Another misconception about consent is that it need only be given once. This comes into play with marital, or spousal, rape (a form of domestic violence); while now outlawed in every state, the last state to enact this law did so in 1993! (The first was in 1975.) There are still some countries where it is not an official crime, because historically consent was assumed in the marriage contract (National Center for victims of Crime.) However, no matter how many times two people have had sex in the past, a partner must give consent each and every time.

Legitimately Affected

Imagine this: an annual holiday where he has to face his abuser; a date with a fellow student that goes too far; an uncle who spends more and more time with his niece; a husband who forces his wife to engage in sex as part of a cycle of violence he imposes.  This is the reality for many:

  • 1 in 6 women are survivors of sexual assault.
  • 1 in 5 men have experienced some form of sexual victimization in their lives.
  • 1 in 4 women and 1 in 6 men were sexually abused before the age of 18.

Conflicting feelings may arise within a person who is taken advantage of by someone they cared for and/or trusted.  Complicated or not, all victims of sexual assault face "legitimate" challenges and barriers to overcome, and perpetrators and rapists are the ones that need to be shut down.  


So as we look back at 2012, and at the words of Congressman Akin, we recognize both a low point in terms of how misinformed and out-of-touch some really are about sexual assaults and women's health, and a high point in terms of the number of people across the country who responded in outrage to his remarks. Nationally and here in RI the community is saying NO MORE to domestic violence and sexual assault. And like those who voted for Akin's opponent, we are also saying NO MORE to leaders who are misinformed, disconnected, or working without our best interest in mind. For more information, visit or call 401-467-9940.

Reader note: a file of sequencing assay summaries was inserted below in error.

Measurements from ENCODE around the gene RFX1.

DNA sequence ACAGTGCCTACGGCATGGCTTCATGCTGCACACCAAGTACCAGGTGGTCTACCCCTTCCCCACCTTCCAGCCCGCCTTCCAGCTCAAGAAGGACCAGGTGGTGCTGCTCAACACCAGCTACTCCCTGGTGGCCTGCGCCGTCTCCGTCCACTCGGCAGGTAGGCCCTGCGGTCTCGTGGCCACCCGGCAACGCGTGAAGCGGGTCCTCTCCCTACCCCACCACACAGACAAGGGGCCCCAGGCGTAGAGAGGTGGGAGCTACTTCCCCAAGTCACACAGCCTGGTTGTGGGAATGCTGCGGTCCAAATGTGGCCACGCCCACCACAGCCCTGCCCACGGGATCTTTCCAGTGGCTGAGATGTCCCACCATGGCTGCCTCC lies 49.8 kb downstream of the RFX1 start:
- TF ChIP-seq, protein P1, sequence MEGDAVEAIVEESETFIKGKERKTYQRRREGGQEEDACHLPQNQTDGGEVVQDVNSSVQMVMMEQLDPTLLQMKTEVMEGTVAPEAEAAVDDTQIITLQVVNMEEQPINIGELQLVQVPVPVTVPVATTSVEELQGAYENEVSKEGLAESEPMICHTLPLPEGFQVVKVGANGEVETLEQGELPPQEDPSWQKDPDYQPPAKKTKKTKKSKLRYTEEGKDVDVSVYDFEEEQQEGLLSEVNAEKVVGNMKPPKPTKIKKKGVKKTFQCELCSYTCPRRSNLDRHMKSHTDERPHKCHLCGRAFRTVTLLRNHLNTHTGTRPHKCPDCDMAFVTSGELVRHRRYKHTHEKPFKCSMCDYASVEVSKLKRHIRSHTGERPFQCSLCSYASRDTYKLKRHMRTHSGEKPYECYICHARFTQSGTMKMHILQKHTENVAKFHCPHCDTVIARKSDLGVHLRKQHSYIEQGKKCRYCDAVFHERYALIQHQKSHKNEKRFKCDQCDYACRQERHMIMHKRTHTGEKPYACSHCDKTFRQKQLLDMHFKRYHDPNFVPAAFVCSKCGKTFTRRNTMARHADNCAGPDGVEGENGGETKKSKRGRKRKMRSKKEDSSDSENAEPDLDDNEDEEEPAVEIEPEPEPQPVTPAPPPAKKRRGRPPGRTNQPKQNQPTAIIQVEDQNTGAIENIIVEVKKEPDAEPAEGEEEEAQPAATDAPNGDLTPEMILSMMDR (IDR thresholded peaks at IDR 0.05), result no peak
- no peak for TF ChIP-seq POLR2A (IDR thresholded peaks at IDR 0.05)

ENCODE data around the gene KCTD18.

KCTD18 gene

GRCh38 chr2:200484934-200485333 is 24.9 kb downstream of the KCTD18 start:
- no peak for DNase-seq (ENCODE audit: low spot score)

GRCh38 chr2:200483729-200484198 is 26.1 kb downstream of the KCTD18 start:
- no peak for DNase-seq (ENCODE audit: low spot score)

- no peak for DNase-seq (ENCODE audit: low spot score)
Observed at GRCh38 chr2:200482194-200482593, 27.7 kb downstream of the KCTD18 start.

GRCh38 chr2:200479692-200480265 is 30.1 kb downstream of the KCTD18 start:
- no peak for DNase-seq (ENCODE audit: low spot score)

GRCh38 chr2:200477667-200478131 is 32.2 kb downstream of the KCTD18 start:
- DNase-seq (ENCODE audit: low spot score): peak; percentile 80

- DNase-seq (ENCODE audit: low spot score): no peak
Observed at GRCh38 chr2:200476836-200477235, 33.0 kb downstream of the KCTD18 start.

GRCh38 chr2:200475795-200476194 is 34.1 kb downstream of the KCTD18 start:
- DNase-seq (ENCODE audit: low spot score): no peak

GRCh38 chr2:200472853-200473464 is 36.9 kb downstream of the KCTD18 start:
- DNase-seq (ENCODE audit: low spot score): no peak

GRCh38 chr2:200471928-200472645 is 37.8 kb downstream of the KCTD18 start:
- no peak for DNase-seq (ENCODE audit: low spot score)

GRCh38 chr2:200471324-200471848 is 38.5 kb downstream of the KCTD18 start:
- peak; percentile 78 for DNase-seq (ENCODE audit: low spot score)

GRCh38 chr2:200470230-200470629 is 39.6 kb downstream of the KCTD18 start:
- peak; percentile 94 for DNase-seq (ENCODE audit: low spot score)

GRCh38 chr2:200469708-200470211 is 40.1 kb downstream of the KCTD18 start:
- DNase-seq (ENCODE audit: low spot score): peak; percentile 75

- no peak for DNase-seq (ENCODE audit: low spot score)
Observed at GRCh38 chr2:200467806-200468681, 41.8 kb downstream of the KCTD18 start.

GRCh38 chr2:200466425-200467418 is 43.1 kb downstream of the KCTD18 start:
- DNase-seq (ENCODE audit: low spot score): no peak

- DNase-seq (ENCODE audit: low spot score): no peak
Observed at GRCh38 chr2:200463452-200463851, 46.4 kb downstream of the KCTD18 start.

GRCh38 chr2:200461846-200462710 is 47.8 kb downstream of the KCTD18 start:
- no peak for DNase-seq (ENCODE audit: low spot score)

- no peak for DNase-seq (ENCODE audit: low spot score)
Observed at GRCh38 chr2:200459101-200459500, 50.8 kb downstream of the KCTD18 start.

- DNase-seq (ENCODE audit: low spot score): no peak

Holiday Giving and Survivor Empowerment with DVRCSC

Holiday Giving and Survivor Empowerment with DVRCSC

by Deb Greene


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The holiday season is here with its celebrations, decorations and cheer. But for some, like victims of domestic violence, the holidays can be a time of sadness, loneliness, and distress. One organization responding to those who've fallen into the second category is Domestic Violence Resource Center of South County (DVRCSC).  Hear what DVRCSC staff member, Deb Greene, had to say about her experience as a victim and her contributions as a survivor and staff member. 

The work I do at the DVRCSC is a passion for me for many reasons, including that I endured domestic violence for ten years back in the seventies. Back then, the resources for victims were pretty much non-existent, and that's primarily because it was simply considered a private issue between spouses, partners and family members. In my own case, it took years but I finally left my husband - with my two children - but had to go "underground" for three months upon making the decision. I was only 23 years old and terrified.

Later, I decided that I didn't want to run forever and returned to R.I. where I got two jobs to support myself and my boys. However, my then ex-husband continued to stalk me for two more years. Without many resources or supports, there were times I truly wanted to give up, but I was determined not to let my abuser win. I also wanted a better life for my children. After all, they didn't ask for the horror they had survived.